Guadagnino sustains the film’s atmosphere and credibility brilliantly, aided by some great, committed performances. The climax and ending are perhaps a little predictable and obscure, respectively, but – as is usually the case with road movies – it’s much more about the journey than the destination. Bones and All is a strong challenger to Raw for the title of the best horror movie about cannibalism ever made, but it’s much more than that – not just a great horror film, but a great film full stop.

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There are two reasons why the horror movie briefly became a respectable genre and the subject of ‘quality’ studio releases for a while in the late seventies; the first of these is The Exorcist and the second is Jaws. Most of the films I am thinking of stick pretty close to the template of one or the other – either Satanic forces are at work in the present day (see Gregory Peck in The Omen) or wild animals have grown unhappy with their lot in life and are staging an uprising (see Grizzly, Orca, Tentacles, etc). I suppose there is also a small but robust subgenre of paranoid suspense thrillers based on Ira Levin novels which are also horror-adjacent, too.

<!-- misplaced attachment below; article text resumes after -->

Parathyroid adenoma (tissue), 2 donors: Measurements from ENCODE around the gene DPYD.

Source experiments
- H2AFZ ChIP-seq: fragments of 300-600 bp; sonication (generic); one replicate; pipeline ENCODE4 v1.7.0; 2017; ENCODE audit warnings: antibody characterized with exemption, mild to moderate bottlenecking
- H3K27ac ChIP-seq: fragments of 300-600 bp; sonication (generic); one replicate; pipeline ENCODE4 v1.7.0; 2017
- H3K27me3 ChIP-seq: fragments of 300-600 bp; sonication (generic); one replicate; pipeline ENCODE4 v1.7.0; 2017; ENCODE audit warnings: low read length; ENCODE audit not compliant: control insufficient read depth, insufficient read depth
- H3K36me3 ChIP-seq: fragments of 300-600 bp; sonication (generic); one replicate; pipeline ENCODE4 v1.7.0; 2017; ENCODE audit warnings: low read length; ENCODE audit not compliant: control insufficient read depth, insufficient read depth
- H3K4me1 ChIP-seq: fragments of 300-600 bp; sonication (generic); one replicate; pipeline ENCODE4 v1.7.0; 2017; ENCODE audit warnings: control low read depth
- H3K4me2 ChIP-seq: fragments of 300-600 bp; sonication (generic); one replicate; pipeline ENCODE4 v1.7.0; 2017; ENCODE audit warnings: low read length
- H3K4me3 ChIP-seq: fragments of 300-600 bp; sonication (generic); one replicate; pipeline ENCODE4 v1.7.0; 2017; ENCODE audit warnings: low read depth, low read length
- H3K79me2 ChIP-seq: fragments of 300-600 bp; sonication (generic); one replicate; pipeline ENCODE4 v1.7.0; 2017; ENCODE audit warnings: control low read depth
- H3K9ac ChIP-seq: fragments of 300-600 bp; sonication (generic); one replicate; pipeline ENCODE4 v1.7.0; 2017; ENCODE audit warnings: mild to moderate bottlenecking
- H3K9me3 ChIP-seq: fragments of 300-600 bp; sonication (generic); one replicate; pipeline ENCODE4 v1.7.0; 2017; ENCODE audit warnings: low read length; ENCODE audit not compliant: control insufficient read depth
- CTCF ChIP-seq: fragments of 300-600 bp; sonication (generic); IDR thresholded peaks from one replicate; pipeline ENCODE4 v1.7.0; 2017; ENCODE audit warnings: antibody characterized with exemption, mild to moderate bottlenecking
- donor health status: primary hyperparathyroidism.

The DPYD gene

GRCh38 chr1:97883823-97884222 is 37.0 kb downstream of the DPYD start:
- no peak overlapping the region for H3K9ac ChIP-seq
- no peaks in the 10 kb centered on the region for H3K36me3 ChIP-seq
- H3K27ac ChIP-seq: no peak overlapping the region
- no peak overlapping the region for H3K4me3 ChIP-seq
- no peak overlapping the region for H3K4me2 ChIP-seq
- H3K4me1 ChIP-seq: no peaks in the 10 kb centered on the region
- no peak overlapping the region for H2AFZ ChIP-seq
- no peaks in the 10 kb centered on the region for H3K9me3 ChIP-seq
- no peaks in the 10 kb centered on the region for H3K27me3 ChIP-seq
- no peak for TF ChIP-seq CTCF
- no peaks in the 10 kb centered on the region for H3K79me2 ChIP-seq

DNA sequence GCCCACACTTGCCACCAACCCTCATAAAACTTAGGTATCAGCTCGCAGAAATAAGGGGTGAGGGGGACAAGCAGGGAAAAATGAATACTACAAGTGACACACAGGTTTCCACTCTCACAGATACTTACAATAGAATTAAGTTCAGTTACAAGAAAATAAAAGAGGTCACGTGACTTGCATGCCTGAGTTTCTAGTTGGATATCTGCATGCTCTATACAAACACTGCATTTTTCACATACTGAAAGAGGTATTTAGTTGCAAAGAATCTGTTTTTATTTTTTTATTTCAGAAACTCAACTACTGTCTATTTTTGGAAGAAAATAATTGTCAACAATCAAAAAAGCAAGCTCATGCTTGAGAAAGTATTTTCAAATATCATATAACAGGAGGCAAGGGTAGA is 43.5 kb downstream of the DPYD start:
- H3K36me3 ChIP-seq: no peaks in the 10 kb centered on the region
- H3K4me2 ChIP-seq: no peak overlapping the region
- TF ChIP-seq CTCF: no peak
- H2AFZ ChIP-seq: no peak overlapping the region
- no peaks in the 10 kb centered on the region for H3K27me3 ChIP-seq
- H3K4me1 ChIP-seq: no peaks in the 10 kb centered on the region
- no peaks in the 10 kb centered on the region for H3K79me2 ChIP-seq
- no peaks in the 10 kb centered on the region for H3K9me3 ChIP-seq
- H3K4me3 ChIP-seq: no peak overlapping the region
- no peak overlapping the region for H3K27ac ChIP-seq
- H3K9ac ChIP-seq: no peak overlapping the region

As ever, Hollywood studios love a formula and the more respectable cash-ins feature many of the more striking features of whichever film they are knocking off. Then again some of them are more original. Which category Arthur Hiller’s Nightwing falls into isn’t immediately apparent.

On the one hand, it opens with some rather striking landscapes of the American Southwest, depicting the Grand Canyon, what looks very like Montezuma’s Castle, Monument Valley, and so on. (I enjoyed a coach tour of this region a few years ago and this montage brought back some very pleasant memories, which may have predisposed me to like the film – to begin with anyway.) It’s all very atmospheric. Then we find ourselves in the company of police officer Youngman Duran (Nick Mancuso), a member of the Maski tribe (my extensive research – Googling and Wikipedia – indicates that the Maski may be a fictionalised version of the real-life Hopi people, but the evdiecne is oddly inconclusive on the topic). Duran is called to the scene of a dead cow, which is not usually police business except for the fact that the creature is covered in strange, inexplicable wounds and stinks of ammonia. (It is also quite obviously stuffed, a fact which started my opinion of Nightwing on a slow but irreversible decline.)